The Masks palette was a great addition to Photoshop CS4.
The Masks palette was a great addition to Photoshop CS4.

Create/View Buttons

At the top of the palette are two buttons that can be used to select the layer mask or vector mask or to create one if one doesn’t exist.

Density

The density slider basically controls how strong the mask is. At 100%, fully masked areas will be completely transparent. When density is set to 50%, those same areas would be only 50% transparent.

The Density slider controls the strength of the mask.
The Density slider controls the strength of the mask. (Image Source131110987)

Feather

Feathering the edges of a mask used to require applying a Gaussian Blur, which would destroy the original mask shape. With the Masks palette you can now change the amount of feathering at any time while maintaining the original mask data.

With the Feather slider you can now change the mask's softness on the fly.
With the Feather slider, you can now change the mask’s softness on the fly. (Image Source131110987)

Mask Edge

The Mask Edge menu provides some long-desired features that aid in refining a mask’s perimeter. They come in extremely handy when the extracted object is still picking up color from the masked background.

Radius
The Radius setting is similar to feathering, but it retains some of the edge’s crispness. This can be helpful with reducing awkward or overly sharp edges on complex shapes.

Contrast
Contrast simply modifies the contrast of edge elements, which helps crispen any soft edges. Using this in conjunction with Radius can help remove unwanted artifacts in the mask.

Radius and Contrast can be used to remove unwanted artifacts.
Radius and Contrast can be used to remove unwanted artifacts. (Image Source131110987)

Smooth
Smooth simplifies the complexity of the mask’s edges. This can be useful if you’ve painted the mask by hand and need to quickly clean up some rough edges.

Feather
This feather command is nearly identical to the Mask palette’s primary feather command, but it restricts the blur more to the edge of the mask. The difference is slight yet noticeable.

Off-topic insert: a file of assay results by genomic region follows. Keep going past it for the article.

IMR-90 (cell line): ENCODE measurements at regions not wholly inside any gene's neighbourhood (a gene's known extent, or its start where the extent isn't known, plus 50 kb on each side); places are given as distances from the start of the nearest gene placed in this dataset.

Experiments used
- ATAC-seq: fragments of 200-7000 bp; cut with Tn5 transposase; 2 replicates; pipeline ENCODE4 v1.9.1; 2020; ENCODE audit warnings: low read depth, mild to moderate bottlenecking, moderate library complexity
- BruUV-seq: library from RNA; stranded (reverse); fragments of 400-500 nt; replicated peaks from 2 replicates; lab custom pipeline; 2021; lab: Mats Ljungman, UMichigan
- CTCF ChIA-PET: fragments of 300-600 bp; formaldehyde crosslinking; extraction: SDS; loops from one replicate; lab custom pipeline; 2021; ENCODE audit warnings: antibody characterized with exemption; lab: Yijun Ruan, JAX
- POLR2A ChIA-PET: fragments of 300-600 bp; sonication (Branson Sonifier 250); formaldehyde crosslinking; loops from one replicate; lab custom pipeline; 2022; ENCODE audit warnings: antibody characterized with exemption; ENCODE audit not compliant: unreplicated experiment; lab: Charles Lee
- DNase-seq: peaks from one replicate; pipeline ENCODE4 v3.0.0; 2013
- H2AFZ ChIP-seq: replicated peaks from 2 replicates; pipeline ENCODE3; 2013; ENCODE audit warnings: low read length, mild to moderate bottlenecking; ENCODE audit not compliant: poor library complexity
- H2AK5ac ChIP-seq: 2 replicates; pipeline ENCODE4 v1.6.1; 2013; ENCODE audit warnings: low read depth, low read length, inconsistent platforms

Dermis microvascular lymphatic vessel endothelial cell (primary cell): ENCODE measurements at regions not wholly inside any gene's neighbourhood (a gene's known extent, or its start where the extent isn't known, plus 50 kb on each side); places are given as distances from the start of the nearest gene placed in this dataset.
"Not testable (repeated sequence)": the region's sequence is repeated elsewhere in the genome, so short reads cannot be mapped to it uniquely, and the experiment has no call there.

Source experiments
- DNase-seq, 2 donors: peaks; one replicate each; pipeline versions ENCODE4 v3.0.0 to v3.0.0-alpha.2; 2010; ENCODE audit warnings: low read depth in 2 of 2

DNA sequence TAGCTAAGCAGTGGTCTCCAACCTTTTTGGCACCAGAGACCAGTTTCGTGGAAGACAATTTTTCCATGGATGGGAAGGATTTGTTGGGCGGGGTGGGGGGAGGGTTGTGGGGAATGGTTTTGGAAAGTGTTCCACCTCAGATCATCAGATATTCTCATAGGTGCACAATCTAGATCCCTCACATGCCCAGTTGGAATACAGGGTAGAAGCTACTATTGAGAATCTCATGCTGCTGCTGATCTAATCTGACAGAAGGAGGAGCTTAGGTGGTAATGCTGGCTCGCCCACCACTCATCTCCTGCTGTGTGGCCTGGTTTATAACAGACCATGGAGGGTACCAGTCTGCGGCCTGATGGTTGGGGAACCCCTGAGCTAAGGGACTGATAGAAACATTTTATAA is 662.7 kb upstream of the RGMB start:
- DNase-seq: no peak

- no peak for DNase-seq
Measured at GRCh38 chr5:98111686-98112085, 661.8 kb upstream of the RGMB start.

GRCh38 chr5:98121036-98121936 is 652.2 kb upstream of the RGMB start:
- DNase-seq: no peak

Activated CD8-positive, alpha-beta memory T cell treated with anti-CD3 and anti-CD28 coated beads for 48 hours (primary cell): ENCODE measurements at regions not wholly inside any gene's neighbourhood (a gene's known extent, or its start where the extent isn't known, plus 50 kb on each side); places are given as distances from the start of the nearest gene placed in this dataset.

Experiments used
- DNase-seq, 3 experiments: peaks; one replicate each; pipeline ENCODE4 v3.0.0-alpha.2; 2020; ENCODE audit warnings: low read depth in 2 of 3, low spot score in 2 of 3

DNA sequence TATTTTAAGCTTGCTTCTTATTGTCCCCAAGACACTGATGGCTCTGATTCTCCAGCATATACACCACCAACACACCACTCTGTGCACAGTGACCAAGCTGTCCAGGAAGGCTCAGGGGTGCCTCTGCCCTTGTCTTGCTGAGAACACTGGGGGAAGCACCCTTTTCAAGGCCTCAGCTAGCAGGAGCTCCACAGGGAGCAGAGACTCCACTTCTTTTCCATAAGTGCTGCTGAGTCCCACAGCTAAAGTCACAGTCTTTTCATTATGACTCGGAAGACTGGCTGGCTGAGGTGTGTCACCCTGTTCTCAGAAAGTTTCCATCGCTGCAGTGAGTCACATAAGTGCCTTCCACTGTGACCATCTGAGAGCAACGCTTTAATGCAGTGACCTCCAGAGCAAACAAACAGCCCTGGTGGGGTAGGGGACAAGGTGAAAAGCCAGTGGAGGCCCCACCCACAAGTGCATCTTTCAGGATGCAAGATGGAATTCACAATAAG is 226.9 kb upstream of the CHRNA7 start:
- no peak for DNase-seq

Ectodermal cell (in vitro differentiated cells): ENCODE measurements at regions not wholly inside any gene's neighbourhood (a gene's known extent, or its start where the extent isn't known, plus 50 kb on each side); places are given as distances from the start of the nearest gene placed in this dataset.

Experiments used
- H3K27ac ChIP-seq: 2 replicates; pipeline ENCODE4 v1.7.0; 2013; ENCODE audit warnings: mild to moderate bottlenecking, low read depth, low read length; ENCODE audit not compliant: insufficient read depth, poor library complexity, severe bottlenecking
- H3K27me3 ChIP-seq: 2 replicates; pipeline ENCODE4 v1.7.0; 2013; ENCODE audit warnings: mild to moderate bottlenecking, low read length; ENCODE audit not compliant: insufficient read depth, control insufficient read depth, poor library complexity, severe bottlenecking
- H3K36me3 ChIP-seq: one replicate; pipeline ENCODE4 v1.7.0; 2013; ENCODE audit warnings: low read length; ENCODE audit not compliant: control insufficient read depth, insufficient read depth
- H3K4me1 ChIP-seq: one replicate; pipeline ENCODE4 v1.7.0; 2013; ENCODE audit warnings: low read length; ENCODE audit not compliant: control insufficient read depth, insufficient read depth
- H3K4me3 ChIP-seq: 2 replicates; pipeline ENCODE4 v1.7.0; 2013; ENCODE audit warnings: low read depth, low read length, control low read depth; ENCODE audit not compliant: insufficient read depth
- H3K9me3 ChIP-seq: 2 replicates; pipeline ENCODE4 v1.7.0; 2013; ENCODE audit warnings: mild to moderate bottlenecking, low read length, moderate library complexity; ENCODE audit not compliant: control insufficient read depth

Contract/Expand
The Contract and Expand slider allows you to grow and shrink the edges of the mask. This is extremely useful for reducing unwanted color fringes.

Radius and Contrast can be used to remove unwanted artifacts.
Smooth and Contract helps tighten up masks to reduce color fringes. (Image Source131110987)

Preview Mode
At the bottom of the palette are five different preview modes that allow you to view the mask as a (1) selection with marching ants, (2) quick mask ruby overlay, (3) black matte, (4) white matte or (5) grayscale mask.

It's a good idea to check the mask in different views to ensure the quality.
Check the mask in different views to ensure its quality. (Image Source131110987)

Color Range

The Color Range menu is one of the most powerful ways to extract an image from an evenly colored background. With only a few clicks and adjustments, even the most complex object can be cleanly masked. For further details, see the “Techniques” section just below.

Techniques

Each masking job is unique and requires a different method of creation and refinement. However, some common techniques can drastically improve the efficiency and maximize the flexibility of your masks.

Color Range

When your masking task requires an object to be extracted from an evenly colored background (much like the video editing process of Chroma keying), the quickest means is often the Color Range command. First, use the Eyedropper Tool to select the primary color of the background. Then, you can use the “Add to sample” and “Remove from sample” tools to refine the color selection. The fuzziness slider lets you broaden the range of colors selected. If the color data is there to support it, this process makes short work of an otherwise tedious task.